Tuesday, January 15, 2013
The Rules of Admission
I personally would never dream of asking to join a group or organization that I clearly was not qualified to be a part of. But then again, I strongly believe that rules are rules, they are created for a reason, and they should never be broken. However, sometimes I wonder if I am in the minority with this line of thinking. I see the challenging of such rules in action everyday. Parents routinely ask for their too young or too old children to be able to participate in a sporting event for which the organizers have set age limits; school districts that have clear residency requirements are challenged to allow non-residents admission; and yes, social clubs that cater to a specific audience, whether it be military spouse groups, boy scout packs, or country clubs all get challenged to make exceptions to their admissions policies. If we start making exceptions it begs the question of why have rules in the first place?
Too many times these issues become personal. Someone will advocate that their friend is nice and should be allowed to join the club. Unless being nice is clearly defined as a criteria for joining, why is that even entering into the discussion? If you make one exception, where do you draw the line? When you reach someone who isn't so nice? As is the case with most things, once you start down that slippery slope you can rarely return to where you started from. By saying no to the exception you aren't judging one's "niceness" factor; rather you are judging them on the basis of their clear eligibility criteria. If you don't meet it you can't join; if you can, welcome aboard. The concept really isn't that difficult. But then again, I am a rule follower.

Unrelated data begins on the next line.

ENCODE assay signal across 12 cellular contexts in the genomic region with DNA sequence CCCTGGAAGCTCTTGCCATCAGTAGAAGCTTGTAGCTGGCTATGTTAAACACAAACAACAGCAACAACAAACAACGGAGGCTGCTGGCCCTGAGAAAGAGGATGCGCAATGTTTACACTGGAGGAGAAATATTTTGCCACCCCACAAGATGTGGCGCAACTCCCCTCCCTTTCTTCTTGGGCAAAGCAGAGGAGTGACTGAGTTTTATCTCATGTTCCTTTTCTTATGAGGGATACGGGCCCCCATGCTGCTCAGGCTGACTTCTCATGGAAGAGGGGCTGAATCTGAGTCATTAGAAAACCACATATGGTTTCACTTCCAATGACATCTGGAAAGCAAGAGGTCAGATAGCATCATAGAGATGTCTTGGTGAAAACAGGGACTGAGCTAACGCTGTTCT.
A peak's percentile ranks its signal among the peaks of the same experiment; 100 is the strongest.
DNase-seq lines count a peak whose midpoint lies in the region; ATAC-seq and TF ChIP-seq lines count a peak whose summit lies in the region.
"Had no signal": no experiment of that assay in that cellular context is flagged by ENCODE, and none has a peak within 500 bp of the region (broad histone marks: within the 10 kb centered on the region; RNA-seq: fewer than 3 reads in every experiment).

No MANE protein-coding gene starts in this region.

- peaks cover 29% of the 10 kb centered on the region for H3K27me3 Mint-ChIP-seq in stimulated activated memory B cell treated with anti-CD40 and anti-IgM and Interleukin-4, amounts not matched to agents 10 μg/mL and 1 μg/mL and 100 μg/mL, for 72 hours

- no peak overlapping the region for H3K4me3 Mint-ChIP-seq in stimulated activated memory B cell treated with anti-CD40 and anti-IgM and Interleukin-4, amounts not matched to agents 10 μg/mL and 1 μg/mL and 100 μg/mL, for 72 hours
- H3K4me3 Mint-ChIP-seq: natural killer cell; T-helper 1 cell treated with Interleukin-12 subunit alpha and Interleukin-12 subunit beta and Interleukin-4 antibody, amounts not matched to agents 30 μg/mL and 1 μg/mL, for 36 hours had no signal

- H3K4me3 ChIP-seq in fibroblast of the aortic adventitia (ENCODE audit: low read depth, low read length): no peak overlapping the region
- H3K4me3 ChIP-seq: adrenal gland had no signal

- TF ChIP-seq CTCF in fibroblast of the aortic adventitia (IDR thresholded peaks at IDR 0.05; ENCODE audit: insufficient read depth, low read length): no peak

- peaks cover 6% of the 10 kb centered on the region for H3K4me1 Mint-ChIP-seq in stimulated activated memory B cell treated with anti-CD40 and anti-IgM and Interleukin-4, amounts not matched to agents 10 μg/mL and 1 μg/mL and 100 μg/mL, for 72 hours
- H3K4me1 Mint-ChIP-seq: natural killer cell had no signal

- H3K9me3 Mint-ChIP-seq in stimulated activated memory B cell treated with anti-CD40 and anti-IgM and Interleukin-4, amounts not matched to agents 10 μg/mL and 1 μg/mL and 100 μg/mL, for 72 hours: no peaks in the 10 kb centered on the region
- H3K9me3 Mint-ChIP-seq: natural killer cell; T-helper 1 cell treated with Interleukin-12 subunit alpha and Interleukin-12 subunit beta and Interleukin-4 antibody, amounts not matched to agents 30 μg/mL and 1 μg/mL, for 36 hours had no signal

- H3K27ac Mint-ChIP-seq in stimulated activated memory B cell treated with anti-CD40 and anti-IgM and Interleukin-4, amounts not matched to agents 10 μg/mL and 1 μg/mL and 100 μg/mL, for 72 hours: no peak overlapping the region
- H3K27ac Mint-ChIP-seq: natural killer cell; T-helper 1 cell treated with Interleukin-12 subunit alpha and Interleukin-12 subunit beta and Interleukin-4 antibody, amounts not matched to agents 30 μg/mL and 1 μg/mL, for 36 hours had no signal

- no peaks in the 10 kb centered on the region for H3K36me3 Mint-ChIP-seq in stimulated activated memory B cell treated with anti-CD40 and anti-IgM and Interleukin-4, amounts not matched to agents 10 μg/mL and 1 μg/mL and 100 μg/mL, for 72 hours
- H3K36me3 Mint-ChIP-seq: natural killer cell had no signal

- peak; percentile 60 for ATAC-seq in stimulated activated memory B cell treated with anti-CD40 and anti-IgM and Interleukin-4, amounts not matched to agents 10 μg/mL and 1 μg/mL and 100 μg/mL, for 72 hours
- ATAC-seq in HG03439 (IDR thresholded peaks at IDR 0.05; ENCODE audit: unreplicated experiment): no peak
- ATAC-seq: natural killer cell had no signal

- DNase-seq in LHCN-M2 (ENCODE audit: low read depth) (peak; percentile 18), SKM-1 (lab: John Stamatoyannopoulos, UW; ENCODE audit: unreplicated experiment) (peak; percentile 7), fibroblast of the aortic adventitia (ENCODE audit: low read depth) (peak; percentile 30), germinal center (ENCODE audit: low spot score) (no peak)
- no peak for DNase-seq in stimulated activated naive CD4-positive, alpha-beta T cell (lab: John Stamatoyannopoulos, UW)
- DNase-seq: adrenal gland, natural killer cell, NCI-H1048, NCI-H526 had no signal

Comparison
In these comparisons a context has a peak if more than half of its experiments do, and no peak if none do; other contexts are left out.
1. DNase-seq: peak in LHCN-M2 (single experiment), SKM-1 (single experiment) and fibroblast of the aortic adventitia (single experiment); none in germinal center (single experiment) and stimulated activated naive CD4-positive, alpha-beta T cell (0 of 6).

Meanwhile, over on Facebook the debate continues. I don't know where it will end up but one thing is guaranteed, the group will be polarized by the whole situation and I'm not sure that is in any one's best interest. See what happens when someone tries to bend the rules?